Introduction: Head and neck squamous cell carcinoma (HNSCC) is a term collectively used to describe all cancers that develop in the oral and nasal cavities, the paranasal sinuses, the salivary glands, the pharynx, and the larynx. The majority (75%) of all newly diagnosed cases are observed in patients with locally advanced and aggressive disease, associated with significant relapse rates (30%) and poor prognostic outcomes, despite advances in multimodal treatment. Consequently, there is an unmet need for the identification and application of tools that would enable diagnosis at the earliest possible stage, accurately predict prognostic outcomes, contribute to the timely detection of relapses, and aid in the decision for therapy selection. Recent evidence suggests that DNA methylation can alter the expression of genes in a way that it favors tumorigenesis and tumor progression in HNSCC, and therefore represents a potential source for biomarker identification.
Aim: This study summarizes the current knowledge on how abnormally methylated DNA profiles in HNSCC patients may contribute to the pathogenesis of HNSCC and designate the methylation patterns that have the potential to constitute clinically valuable biomarkers for achieving significant advances in the management of the disease and for improving survival outcomes in these patients.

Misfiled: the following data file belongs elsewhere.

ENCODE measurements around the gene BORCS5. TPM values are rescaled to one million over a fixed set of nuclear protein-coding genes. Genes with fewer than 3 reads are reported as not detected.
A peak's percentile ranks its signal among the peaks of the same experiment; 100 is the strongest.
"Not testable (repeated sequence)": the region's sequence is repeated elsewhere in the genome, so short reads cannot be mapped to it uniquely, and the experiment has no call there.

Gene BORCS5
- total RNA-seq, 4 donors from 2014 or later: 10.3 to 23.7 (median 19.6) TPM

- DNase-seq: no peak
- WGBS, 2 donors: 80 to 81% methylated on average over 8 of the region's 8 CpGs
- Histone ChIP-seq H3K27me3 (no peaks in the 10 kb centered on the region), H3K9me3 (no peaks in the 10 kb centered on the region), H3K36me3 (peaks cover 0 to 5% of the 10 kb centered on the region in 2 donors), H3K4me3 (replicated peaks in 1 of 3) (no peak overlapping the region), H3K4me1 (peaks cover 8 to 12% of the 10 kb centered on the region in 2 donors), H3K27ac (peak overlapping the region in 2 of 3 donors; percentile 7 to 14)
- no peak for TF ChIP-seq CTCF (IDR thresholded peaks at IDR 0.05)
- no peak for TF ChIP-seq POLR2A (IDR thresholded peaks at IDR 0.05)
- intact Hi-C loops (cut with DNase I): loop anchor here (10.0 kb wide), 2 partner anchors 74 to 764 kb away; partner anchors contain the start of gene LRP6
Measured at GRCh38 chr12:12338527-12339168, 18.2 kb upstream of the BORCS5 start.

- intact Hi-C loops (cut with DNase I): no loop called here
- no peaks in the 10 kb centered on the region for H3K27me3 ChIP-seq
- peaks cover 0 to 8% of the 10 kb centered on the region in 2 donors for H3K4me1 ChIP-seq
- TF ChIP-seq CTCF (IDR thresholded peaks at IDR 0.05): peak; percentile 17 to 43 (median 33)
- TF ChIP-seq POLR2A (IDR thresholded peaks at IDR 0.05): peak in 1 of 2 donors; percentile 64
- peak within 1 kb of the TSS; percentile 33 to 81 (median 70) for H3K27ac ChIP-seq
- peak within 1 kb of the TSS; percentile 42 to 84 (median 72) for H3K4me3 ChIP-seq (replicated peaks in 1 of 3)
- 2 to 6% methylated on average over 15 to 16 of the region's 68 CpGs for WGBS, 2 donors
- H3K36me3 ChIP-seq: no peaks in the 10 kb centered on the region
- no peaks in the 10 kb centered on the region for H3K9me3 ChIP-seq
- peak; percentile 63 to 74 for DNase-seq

Methods: A systematic search was performed in PubMed for articles published in English between 1 January 2012 and 20 October 2022. The search terms used were related to DNA methylation and head and neck squamous cell carcinoma.
Results: Regarding diagnostic biomarkers, a total of 13 studies were analyzed. As for the prognostic biomarkers, 29 studies were reviewed and, finally, 11 studies evaluated the predictive biomarkers.
Conclusions: During the past decade, a plethora of DNA methylation markers have been identified that show a high level of accuracy and reproducibility in a variety of biospecimens from HNSCC patients that have been obtained with non-invasive or semi-invasive techniques. Epigenetic changes in DNA methylation appear to play an important role in the entire spectrum of HNSCC evolution, from tumor initiation to aggressive disease progression. At the same time, however, there is a need for further identification and stratification of methylation biomarkers, and for the development of robust and efficient detection methods that can be applied to a routine clinical setting of risk assessment, diagnosis (especially at the early stage of the disease), prognosis, treatment management with various therapeutic agents, and post-treatment monitoring.